To read this content please select one of the options below:

Exploring shippers' motivations to adopt collaborative truck-sharing initiatives

Samsul Islam (Industrial Engineering, Dalhousie University, Halifax, Canada)
Mohammad Jasim Uddin (Department of Management, Sunway University, Selangor, Malaysia) (Department of Management, Monash University Malaysia, Selangor, Malaysia)
Yangyan Shi (School of Economics and Management, Shanxi University, Shanxi, China) (Department of Management, Macquarie Business School, Macquarie University, Sydney, Australia)
Taimur Sharif (Faculty of Arts, Society and Professional Studies, Newman University, Birmingham, UK)
Jashim Uddin Ahmed (Department of Management, North South University, Dhaka, Bangladesh)

International Journal of Physical Distribution & Logistics Management

ISSN: 0960-0035

Article publication date: 4 January 2021

Issue publication date: 27 May 2021




A seaport is an essential part of a supply chain, but many ports experience truck shortages, creating pressure for port authorities from shippers who need more trucks that move cargo. This study explores and ranks the motives for adopting a truck-sharing concept (where shippers share the same truck for delivery) as a mechanism to improve transport capacity.


This study adopts a multi-method approach – both interviews and surveys. Interviews are first conducted with shippers to explore truck-sharing usage motives. Next, quantitative surveys of both shippers and carriers are conducted to rank those motives.


The study identifies five motives (operational efficiency goal, quick transport solution, sustainability policy, convenience-seeking behavior and secure transport process) for truck-sharing, four critical transport attributes (lower charges for freight, distance travelled, full capacity utilization and environmental recognition), four psychological consequences (monetary savings, greater safety, instant availability of trips and clarification of environmental values), and six core values (secure transport process, being careful of money, ease of doing business, sustainability, status in the community and recognition by customers of shippers).

Research limitations/implications

The qualitative results will help researchers better understand how usage motives influence shippers' willingness to share a truck for transport needs. The quantitative results are useful for ranking truck-sharing motives by their importance.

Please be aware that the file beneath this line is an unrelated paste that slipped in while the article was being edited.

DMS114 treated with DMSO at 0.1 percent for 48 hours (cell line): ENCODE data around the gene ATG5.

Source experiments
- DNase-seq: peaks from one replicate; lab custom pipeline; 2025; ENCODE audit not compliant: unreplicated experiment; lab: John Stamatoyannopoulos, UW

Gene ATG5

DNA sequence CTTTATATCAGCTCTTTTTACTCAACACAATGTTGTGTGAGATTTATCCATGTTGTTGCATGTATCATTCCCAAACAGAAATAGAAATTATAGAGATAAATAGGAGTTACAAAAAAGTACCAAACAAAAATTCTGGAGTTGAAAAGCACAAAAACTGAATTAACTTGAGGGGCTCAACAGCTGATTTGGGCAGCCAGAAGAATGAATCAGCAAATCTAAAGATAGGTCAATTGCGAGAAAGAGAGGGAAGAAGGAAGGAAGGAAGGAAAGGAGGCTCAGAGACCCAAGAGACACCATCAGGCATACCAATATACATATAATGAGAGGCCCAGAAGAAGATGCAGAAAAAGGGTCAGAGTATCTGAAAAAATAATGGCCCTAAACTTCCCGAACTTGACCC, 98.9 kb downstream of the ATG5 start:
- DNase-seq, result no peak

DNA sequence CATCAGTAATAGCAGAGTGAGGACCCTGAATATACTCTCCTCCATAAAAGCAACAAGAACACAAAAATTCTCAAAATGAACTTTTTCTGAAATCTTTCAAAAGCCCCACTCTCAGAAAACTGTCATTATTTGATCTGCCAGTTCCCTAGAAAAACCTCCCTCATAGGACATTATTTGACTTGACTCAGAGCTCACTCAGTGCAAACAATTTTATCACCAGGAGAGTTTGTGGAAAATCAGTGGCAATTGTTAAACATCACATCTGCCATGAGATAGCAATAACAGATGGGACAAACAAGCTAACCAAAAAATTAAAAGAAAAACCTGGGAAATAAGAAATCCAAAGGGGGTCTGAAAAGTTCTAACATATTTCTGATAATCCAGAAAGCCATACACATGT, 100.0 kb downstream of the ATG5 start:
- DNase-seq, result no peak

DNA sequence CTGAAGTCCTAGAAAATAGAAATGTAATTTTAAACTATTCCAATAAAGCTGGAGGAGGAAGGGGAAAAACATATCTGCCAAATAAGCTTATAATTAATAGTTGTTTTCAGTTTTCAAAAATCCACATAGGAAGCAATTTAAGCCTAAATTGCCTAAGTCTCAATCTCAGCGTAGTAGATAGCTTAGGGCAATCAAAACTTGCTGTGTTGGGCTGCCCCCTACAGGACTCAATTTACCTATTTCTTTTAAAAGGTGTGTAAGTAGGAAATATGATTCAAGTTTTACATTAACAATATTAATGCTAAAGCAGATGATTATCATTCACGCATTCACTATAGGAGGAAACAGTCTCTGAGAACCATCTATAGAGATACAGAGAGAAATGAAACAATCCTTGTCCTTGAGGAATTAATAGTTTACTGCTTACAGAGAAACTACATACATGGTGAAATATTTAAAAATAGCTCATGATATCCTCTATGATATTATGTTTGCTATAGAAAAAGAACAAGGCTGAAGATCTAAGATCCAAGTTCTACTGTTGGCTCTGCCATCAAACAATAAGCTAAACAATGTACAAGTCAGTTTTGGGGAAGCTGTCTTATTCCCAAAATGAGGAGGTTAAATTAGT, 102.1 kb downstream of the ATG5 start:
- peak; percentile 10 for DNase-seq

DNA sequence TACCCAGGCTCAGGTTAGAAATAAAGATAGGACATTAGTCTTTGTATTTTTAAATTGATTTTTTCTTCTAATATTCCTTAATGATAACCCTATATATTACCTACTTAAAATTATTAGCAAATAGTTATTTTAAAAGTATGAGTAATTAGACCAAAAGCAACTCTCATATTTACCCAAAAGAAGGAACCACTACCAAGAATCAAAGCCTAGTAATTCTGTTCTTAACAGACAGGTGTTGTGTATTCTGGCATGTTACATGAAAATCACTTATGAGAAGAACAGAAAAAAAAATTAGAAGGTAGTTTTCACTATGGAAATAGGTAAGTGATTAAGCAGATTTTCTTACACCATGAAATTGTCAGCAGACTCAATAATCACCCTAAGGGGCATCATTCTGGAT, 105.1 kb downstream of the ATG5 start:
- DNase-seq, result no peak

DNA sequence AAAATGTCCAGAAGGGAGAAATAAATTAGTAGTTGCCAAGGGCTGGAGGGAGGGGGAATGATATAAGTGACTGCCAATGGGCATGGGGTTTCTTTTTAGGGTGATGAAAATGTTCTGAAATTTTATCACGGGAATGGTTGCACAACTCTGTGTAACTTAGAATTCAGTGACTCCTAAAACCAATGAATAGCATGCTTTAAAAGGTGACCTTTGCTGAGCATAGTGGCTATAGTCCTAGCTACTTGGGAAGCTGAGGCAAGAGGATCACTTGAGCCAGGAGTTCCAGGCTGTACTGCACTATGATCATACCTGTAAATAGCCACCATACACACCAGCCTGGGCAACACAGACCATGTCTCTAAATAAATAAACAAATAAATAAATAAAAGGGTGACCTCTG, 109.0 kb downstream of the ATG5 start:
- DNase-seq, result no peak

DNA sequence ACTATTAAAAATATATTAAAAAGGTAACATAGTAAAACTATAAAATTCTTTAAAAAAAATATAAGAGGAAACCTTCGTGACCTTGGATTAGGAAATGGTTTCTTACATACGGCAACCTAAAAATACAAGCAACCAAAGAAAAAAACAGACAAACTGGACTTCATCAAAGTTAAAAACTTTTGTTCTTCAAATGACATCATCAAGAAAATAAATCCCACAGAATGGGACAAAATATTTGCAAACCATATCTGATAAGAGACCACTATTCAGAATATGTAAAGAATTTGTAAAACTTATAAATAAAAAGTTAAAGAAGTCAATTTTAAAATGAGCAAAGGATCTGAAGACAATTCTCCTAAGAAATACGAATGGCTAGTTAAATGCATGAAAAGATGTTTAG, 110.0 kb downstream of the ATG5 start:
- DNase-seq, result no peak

Practical implications

Based on the findings, managers of carriers can categorize shippers according to their specific needs and thereby customize promotions to attract more shippers.


The findings provide the first, exploratory insights into shippers' motives.



Funding: This research is partially funded by The Maritime Risk and Safety Group (MARS) at Dalhousie University. Also, Dr. Samsul Islam thanks to InterResearch, Dhaka, Bangladesh. Moreover, Dr. Yangyan Shi thanks the key fund programme for the Scientific Activities of Selected Returned Overseas Professionals in Shanxi Province [2018, RSC1617] and the programme for the Top Young Academic Leaders of Higher Learning Institutions of Shanxi [TYAL, 2019052009].Corrigendum: It has come to the attention of the publisher that the Islam, S., Uddin, M.J., Shi, P., Sharif, T. and Ahmed, J.U. (2020), “Exploring shippers’ motivations to adopt collaborative truck-sharing initiatives”, published in International Journal of Physical Distribution & Logistics Management, Vol. ahead-of-print No. ahead-of-print, previously listed the author Yangyan Shi as Peter Shi and listed an incorrect affiliation for this author. This has now been updated online. The authors sincerely apologise for this.


Islam, S., Uddin, M.J., Shi, Y., Sharif, T. and Ahmed, J.U. (2021), "Exploring shippers' motivations to adopt collaborative truck-sharing initiatives", International Journal of Physical Distribution & Logistics Management, Vol. 51 No. 5, pp. 528-550.



Emerald Publishing Limited

Copyright © 2020, Emerald Publishing Limited

Related articles